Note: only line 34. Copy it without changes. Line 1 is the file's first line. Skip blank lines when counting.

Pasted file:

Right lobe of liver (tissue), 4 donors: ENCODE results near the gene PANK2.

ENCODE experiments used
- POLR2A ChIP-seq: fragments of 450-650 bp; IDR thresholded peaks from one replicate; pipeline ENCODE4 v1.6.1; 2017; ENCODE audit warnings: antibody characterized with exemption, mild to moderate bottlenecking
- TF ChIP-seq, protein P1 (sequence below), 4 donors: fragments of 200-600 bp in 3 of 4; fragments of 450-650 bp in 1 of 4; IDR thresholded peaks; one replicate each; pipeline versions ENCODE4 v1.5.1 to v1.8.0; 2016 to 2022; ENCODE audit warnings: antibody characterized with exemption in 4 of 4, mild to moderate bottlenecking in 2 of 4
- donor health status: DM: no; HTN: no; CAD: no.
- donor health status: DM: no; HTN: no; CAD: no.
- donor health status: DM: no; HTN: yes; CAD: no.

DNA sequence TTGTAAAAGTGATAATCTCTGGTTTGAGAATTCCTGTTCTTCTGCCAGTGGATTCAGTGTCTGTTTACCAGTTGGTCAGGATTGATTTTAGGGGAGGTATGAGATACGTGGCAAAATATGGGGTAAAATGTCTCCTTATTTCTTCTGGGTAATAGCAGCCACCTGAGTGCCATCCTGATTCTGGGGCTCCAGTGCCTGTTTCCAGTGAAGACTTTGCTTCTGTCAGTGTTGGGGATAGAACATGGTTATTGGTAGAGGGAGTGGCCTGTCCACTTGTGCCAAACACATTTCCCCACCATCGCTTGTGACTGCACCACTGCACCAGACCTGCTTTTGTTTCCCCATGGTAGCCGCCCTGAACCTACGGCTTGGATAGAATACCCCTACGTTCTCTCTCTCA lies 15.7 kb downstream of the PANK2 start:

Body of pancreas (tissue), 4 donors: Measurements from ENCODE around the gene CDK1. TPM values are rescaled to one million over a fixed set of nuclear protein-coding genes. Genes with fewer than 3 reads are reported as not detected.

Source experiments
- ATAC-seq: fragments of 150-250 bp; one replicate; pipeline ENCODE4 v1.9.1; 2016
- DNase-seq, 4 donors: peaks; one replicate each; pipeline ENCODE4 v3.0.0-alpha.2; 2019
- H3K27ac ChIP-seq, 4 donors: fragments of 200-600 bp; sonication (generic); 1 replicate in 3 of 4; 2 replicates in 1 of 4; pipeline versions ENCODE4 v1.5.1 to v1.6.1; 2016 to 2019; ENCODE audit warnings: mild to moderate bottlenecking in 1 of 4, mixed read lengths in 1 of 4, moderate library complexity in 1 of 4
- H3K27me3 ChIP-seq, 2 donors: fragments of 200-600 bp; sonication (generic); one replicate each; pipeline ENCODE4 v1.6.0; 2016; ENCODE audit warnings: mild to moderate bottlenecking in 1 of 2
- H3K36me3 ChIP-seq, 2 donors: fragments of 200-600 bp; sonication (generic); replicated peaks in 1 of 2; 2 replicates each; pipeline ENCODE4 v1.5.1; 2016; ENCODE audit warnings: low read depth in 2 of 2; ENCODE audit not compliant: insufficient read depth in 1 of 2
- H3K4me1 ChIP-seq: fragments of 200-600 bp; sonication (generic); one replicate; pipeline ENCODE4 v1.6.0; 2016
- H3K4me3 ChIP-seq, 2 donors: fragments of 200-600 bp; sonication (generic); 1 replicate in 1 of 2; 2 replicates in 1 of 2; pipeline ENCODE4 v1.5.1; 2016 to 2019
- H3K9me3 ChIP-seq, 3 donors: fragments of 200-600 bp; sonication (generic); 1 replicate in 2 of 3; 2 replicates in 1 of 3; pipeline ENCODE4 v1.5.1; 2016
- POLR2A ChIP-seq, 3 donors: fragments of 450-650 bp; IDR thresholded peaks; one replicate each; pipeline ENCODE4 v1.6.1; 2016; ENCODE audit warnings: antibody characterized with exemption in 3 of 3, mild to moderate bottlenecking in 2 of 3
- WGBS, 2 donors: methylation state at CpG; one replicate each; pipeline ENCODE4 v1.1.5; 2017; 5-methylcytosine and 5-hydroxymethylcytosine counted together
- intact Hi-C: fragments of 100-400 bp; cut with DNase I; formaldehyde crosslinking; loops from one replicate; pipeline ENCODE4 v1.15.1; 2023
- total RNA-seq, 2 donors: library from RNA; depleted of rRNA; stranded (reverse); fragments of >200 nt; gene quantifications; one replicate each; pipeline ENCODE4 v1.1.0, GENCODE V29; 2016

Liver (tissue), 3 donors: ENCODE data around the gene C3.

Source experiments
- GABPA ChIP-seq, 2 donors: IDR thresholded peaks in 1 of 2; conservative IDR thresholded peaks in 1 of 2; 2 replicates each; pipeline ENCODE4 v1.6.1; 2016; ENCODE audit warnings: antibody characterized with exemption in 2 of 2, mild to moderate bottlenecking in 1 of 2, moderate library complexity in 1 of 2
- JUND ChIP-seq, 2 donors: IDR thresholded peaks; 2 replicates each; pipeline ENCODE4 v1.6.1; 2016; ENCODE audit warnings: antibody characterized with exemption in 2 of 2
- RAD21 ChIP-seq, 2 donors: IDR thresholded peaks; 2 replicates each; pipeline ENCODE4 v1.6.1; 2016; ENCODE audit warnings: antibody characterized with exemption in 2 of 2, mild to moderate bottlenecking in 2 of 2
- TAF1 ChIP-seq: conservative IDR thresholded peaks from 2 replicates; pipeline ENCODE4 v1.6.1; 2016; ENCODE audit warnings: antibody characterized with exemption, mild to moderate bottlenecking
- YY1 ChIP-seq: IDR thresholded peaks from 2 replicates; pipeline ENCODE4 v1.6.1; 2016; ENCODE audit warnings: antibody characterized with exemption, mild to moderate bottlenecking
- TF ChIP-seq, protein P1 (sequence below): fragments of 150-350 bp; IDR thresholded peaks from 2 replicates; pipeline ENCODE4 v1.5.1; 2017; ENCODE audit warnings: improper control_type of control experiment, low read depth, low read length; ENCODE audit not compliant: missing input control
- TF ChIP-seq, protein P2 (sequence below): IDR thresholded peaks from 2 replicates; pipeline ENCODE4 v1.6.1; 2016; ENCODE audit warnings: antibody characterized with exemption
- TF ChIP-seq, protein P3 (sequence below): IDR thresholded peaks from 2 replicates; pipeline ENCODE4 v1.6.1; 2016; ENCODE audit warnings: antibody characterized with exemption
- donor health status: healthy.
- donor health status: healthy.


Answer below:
- donor health status: healthy.